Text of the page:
The CDC and FDA have a good lead on identifying at least one source of the cyclosporiasis outbreak(www.fda.gov) currently affecting roughly one-third of the United States, but the investigation continues.
Number of cyclosporiasis cases by state as of Aug. 2
As of Aug. 2, the CDC reported that it had been notified of 425 cases(www.cdc.gov) of Cyclospora cayetanensis infection from 16 different states.
Epidemiologic investigations conducted by the health departments in Nebraska and Iowa have linked the outbreaks in the two states to a particular salad mix, and an independent CDC analysis of those data concurs. Most recently, a traceback investigation conducted by the FDA has identified Taylor Farms de Mexico, S. de R.L. de C.V., as the source of the prepackaged salad mix.
Both the FDA and the CDC report that they will continue to work with federal, state and local partners in the investigation to determine whether this conclusion also applies to the clusters of cyclosporiasis cases in other states, because it is not yet clear whether all of the cases reported nationwide are part of the same outbreak.
According to the FDA, its seven-person traceback team has been tasked with identifying geographic clusters of people who have become ill and tracing the path of food those individuals have eaten back to identify any common source. The agency also said it has specialists working on the outbreak in 10 separate field offices.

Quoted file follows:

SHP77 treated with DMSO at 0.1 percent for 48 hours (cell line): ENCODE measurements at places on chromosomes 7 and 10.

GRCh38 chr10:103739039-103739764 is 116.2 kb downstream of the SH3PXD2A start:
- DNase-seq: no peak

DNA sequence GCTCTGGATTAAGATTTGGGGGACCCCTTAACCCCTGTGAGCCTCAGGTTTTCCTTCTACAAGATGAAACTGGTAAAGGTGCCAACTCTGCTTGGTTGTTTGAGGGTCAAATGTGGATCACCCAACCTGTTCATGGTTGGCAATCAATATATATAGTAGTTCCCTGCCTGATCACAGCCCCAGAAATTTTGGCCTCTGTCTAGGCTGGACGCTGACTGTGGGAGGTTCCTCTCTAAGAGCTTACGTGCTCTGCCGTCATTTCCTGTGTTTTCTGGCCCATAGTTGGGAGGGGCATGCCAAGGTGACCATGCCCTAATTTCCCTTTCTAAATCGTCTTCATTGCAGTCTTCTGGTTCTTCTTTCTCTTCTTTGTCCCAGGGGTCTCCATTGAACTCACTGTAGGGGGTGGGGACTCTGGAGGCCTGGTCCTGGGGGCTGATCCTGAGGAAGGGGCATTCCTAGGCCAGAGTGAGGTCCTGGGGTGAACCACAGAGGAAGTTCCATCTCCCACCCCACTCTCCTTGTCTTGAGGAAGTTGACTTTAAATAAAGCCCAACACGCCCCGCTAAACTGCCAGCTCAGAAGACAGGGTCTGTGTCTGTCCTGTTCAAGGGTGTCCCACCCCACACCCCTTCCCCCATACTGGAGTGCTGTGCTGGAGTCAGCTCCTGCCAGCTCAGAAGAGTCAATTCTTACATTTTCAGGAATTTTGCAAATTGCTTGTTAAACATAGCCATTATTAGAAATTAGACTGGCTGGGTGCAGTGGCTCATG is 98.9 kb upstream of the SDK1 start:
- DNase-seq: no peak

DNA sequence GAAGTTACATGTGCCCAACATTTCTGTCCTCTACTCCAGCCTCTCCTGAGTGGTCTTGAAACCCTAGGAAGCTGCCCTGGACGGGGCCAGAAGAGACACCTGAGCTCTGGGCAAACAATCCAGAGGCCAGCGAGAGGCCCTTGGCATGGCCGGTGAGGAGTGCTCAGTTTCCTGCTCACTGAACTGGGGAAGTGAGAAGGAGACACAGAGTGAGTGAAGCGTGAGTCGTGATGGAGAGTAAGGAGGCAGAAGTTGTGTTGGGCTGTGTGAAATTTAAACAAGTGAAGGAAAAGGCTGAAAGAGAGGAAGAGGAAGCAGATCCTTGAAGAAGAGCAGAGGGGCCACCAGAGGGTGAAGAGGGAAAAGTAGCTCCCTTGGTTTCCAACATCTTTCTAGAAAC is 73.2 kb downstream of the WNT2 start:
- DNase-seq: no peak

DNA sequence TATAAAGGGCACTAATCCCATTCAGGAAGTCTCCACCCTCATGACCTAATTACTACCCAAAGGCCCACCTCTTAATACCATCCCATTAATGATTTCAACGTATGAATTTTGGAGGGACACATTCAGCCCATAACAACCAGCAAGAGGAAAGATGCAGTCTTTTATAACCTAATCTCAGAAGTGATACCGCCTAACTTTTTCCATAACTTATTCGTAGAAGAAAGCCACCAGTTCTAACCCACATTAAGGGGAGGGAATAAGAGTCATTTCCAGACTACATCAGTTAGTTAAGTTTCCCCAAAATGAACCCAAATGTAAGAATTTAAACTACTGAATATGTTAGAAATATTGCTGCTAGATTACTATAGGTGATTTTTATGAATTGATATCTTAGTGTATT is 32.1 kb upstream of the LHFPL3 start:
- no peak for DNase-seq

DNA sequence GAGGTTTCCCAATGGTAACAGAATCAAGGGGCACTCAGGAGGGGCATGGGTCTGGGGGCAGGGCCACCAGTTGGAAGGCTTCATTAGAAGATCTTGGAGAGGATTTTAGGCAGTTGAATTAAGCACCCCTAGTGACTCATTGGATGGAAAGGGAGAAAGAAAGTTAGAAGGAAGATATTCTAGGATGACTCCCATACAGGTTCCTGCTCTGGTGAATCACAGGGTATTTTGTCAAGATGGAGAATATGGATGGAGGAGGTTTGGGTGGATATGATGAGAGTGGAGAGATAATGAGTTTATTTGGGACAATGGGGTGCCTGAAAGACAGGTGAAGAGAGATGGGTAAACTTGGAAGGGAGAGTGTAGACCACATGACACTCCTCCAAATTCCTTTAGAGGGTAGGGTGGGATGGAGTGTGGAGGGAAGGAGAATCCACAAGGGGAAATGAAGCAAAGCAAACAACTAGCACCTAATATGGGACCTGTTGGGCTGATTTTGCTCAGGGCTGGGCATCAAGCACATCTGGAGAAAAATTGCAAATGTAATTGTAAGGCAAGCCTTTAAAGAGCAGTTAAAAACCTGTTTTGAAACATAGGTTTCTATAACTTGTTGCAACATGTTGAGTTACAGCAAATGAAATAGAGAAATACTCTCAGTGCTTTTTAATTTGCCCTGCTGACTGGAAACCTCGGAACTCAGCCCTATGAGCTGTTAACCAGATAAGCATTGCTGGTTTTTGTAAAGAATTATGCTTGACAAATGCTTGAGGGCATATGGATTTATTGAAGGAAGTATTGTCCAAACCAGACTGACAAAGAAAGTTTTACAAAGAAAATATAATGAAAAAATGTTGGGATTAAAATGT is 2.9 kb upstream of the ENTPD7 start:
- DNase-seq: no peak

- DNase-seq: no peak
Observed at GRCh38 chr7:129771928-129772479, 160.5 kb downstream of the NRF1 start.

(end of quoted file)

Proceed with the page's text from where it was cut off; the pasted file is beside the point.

"The FDA is following the strongest leads provided by the states and has prioritized the ingredients of the salad mix identified by Iowa and Nebraska for the traceback investigation, but is following other leads as well," the agency reported. "This is labor-intensive and painstaking work, requiring the collection, review and analysis of hundreds and, at times, thousands of invoices and shipping documents."
To date, 41 cases of Cyclospora infection have been confirmed officially in CDC laboratories -- one of them via telediagnosis -- and the agency is encouraging state health labs to confirm additional cases by submitting images showing suspected Cyclospora oocysts to the CDC.
During a July 25 press briefing(www.cdc.gov), CDC Director Thomas Frieden, M.D., noted that physicians and other health care professionals need to be mindful of possible Cyclospora infection and request proper testing for "people who have had diarrhea that hasn't gone away over several days."
"The best way to prevent infection with a parasite is to avoid food or water that may have been contaminated," Frieden said. "Because Cyclospora can stick to some food items, washing produce is helpful, but it doesn't eliminate the risk of infection."